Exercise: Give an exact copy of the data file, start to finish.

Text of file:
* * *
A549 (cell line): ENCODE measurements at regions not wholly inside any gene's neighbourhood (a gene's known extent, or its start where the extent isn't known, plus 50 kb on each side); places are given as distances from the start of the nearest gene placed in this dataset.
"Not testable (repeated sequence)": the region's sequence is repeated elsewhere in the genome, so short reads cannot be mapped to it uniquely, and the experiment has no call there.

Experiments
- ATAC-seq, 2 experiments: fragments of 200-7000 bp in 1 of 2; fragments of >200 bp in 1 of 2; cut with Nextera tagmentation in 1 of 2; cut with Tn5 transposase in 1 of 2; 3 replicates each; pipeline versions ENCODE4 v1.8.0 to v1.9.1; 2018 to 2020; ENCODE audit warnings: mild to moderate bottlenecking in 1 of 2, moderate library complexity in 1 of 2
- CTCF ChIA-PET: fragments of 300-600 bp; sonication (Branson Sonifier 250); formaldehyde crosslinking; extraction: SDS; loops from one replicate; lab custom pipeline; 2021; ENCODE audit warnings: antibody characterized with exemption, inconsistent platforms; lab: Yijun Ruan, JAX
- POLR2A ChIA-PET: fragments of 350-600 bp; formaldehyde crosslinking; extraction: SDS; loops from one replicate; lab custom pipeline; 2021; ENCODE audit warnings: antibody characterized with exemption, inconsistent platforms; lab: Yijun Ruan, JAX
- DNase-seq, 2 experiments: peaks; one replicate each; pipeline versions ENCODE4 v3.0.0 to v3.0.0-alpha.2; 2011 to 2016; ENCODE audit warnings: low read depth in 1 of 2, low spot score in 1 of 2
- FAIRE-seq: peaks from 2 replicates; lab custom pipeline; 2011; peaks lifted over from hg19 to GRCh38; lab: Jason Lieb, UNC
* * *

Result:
A549 (cell line): ENCODE measurements at regions not wholly inside any gene's neighbourhood (a gene's known extent, or its start where the extent isn't known, plus 50 kb on each side); places are given as distances from the start of the nearest gene placed in this dataset.
"Not testable (repeated sequence)": the region's sequence is repeated elsewhere in the genome, so short reads cannot be mapped to it uniquely, and the experiment has no call there.

Experiments
- ATAC-seq, 2 experiments: fragments of 200-7000 bp in 1 of 2; fragments of >200 bp in 1 of 2; cut with Nextera tagmentation in 1 of 2; cut with Tn5 transposase in 1 of 2; 3 replicates each; pipeline versions ENCODE4 v1.8.0 to v1.9.1; 2018 to 2020; ENCODE audit warnings: mild to moderate bottlenecking in 1 of 2, moderate library complexity in 1 of 2
- CTCF ChIA-PET: fragments of 300-600 bp; sonication (Branson Sonifier 250); formaldehyde crosslinking; extraction: SDS; loops from one replicate; lab custom pipeline; 2021; ENCODE audit warnings: antibody characterized with exemption, inconsistent platforms; lab: Yijun Ruan, JAX
- POLR2A ChIA-PET: fragments of 350-600 bp; formaldehyde crosslinking; extraction: SDS; loops from one replicate; lab custom pipeline; 2021; ENCODE audit warnings: antibody characterized with exemption, inconsistent platforms; lab: Yijun Ruan, JAX
- DNase-seq, 2 experiments: peaks; one replicate each; pipeline versions ENCODE4 v3.0.0 to v3.0.0-alpha.2; 2011 to 2016; ENCODE audit warnings: low read depth in 1 of 2, low spot score in 1 of 2
- FAIRE-seq: peaks from 2 replicates; lab custom pipeline; 2011; peaks lifted over from hg19 to GRCh38; lab: Jason Lieb, UNC